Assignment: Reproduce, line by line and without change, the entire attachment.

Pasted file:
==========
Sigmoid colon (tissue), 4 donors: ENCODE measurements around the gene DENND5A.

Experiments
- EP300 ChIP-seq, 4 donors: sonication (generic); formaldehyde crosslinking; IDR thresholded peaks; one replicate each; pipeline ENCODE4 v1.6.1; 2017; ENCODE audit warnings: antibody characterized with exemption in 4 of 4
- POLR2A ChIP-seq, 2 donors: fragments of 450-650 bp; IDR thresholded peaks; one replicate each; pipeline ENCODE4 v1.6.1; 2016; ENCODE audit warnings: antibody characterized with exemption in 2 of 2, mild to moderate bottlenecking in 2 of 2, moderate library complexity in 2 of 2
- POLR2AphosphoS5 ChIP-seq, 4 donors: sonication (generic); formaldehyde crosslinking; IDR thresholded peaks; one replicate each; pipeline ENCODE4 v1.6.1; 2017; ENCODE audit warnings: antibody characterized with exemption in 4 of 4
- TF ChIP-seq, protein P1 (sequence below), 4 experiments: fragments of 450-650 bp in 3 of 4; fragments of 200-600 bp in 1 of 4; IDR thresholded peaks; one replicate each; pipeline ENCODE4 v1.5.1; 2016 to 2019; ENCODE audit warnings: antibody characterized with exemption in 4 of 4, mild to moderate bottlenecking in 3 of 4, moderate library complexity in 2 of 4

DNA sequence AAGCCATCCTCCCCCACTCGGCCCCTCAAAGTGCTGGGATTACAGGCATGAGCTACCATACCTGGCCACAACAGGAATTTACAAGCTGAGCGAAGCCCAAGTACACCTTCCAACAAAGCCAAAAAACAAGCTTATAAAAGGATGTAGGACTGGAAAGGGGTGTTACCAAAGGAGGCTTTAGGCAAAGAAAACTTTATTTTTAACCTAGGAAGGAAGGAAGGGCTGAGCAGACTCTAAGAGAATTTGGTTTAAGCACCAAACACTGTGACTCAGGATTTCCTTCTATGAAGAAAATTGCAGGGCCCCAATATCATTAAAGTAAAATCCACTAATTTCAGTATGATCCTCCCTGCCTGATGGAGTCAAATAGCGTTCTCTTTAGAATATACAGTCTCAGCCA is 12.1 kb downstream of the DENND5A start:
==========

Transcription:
Sigmoid colon (tissue), 4 donors: ENCODE measurements around the gene DENND5A.

Experiments
- EP300 ChIP-seq, 4 donors: sonication (generic); formaldehyde crosslinking; IDR thresholded peaks; one replicate each; pipeline ENCODE4 v1.6.1; 2017; ENCODE audit warnings: antibody characterized with exemption in 4 of 4
- POLR2A ChIP-seq, 2 donors: fragments of 450-650 bp; IDR thresholded peaks; one replicate each; pipeline ENCODE4 v1.6.1; 2016; ENCODE audit warnings: antibody characterized with exemption in 2 of 2, mild to moderate bottlenecking in 2 of 2, moderate library complexity in 2 of 2
- POLR2AphosphoS5 ChIP-seq, 4 donors: sonication (generic); formaldehyde crosslinking; IDR thresholded peaks; one replicate each; pipeline ENCODE4 v1.6.1; 2017; ENCODE audit warnings: antibody characterized with exemption in 4 of 4
- TF ChIP-seq, protein P1 (sequence below), 4 experiments: fragments of 450-650 bp in 3 of 4; fragments of 200-600 bp in 1 of 4; IDR thresholded peaks; one replicate each; pipeline ENCODE4 v1.5.1; 2016 to 2019; ENCODE audit warnings: antibody characterized with exemption in 4 of 4, mild to moderate bottlenecking in 3 of 4, moderate library complexity in 2 of 4

DNA sequence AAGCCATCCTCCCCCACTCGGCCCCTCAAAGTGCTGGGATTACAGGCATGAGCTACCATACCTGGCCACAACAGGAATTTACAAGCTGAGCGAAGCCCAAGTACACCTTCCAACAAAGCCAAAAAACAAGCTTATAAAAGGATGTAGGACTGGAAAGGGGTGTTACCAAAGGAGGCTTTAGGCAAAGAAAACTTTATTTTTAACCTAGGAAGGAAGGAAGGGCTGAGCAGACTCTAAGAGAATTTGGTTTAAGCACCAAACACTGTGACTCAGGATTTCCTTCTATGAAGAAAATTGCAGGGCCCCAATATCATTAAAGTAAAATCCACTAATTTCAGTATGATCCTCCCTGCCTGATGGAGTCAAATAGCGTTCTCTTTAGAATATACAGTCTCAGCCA is 12.1 kb downstream of the DENND5A start: